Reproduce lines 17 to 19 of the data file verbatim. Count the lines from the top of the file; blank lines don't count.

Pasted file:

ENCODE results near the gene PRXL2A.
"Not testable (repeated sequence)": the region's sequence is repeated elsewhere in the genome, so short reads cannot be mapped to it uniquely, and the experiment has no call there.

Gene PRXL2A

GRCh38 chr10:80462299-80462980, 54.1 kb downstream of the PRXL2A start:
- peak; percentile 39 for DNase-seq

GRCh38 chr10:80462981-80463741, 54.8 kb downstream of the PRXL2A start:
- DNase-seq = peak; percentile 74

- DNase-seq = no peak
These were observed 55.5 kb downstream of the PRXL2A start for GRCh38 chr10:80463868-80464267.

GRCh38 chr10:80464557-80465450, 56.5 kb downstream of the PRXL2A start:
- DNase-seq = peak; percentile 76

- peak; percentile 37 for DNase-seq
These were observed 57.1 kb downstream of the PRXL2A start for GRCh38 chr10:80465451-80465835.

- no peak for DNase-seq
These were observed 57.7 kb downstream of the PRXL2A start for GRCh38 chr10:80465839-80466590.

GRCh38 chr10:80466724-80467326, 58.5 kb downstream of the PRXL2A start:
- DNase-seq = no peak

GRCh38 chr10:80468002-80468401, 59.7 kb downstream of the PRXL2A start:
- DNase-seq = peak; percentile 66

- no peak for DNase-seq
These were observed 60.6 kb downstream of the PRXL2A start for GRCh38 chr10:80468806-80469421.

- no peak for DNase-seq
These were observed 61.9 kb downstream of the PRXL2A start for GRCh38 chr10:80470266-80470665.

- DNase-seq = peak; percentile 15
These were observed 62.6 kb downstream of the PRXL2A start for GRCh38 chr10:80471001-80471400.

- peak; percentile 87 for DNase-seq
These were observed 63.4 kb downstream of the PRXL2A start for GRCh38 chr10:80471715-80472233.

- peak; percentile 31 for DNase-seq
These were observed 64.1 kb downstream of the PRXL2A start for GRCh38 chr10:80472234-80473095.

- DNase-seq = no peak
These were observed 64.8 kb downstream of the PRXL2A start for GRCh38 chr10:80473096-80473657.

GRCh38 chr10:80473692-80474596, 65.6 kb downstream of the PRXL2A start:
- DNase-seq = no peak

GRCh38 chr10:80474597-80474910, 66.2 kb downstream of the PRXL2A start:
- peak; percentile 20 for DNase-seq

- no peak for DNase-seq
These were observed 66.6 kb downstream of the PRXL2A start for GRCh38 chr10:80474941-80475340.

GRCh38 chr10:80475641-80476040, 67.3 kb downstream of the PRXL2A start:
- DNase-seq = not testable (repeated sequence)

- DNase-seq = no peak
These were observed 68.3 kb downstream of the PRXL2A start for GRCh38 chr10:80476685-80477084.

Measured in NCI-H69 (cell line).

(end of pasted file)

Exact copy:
- DNase-seq = no peak

GRCh38 chr10:80468002-80468401, 59.7 kb downstream of the PRXL2A start:
- DNase-seq = peak; percentile 66